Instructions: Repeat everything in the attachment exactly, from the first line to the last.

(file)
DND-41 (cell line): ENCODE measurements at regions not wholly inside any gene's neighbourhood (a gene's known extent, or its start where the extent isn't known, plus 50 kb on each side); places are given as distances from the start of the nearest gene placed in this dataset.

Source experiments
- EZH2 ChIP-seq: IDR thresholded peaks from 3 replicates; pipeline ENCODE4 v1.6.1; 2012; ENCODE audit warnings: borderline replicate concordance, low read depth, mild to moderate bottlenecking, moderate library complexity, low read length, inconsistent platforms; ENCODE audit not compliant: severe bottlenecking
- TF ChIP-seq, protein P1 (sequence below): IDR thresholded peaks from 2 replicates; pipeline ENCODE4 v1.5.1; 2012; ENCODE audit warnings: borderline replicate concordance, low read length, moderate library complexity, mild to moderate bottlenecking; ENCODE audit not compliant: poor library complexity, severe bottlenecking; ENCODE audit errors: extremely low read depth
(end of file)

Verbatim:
DND-41 (cell line): ENCODE measurements at regions not wholly inside any gene's neighbourhood (a gene's known extent, or its start where the extent isn't known, plus 50 kb on each side); places are given as distances from the start of the nearest gene placed in this dataset.

Source experiments
- EZH2 ChIP-seq: IDR thresholded peaks from 3 replicates; pipeline ENCODE4 v1.6.1; 2012; ENCODE audit warnings: borderline replicate concordance, low read depth, mild to moderate bottlenecking, moderate library complexity, low read length, inconsistent platforms; ENCODE audit not compliant: severe bottlenecking
- TF ChIP-seq, protein P1 (sequence below): IDR thresholded peaks from 2 replicates; pipeline ENCODE4 v1.5.1; 2012; ENCODE audit warnings: borderline replicate concordance, low read length, moderate library complexity, mild to moderate bottlenecking; ENCODE audit not compliant: poor library complexity, severe bottlenecking; ENCODE audit errors: extremely low read depth